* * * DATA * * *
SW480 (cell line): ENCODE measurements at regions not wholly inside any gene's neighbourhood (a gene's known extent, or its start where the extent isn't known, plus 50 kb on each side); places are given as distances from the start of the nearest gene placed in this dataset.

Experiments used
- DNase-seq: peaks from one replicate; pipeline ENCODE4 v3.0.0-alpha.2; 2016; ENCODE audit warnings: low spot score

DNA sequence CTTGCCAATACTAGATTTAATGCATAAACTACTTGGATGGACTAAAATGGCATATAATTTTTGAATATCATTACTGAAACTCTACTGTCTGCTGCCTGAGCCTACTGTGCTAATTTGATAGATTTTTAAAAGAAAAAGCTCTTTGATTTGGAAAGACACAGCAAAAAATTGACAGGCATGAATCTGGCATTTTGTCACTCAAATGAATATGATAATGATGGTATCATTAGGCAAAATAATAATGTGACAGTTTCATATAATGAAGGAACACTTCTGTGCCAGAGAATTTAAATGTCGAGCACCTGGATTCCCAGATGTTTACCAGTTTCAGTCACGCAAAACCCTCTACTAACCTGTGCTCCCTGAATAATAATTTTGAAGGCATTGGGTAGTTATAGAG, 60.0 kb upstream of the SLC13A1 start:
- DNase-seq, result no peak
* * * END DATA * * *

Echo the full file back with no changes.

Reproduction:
SW480 (cell line): ENCODE measurements at regions not wholly inside any gene's neighbourhood (a gene's known extent, or its start where the extent isn't known, plus 50 kb on each side); places are given as distances from the start of the nearest gene placed in this dataset.

Experiments used
- DNase-seq: peaks from one replicate; pipeline ENCODE4 v3.0.0-alpha.2; 2016; ENCODE audit warnings: low spot score

DNA sequence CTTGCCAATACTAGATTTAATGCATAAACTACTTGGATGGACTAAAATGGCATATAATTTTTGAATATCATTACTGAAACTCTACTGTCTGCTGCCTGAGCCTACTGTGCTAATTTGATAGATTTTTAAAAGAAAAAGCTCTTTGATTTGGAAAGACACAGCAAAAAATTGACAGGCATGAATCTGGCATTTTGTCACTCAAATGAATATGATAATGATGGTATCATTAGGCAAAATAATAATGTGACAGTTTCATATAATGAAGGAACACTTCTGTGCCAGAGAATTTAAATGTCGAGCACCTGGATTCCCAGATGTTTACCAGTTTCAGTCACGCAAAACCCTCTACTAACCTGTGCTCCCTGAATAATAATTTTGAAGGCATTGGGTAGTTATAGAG, 60.0 kb upstream of the SLC13A1 start:
- DNase-seq, result no peak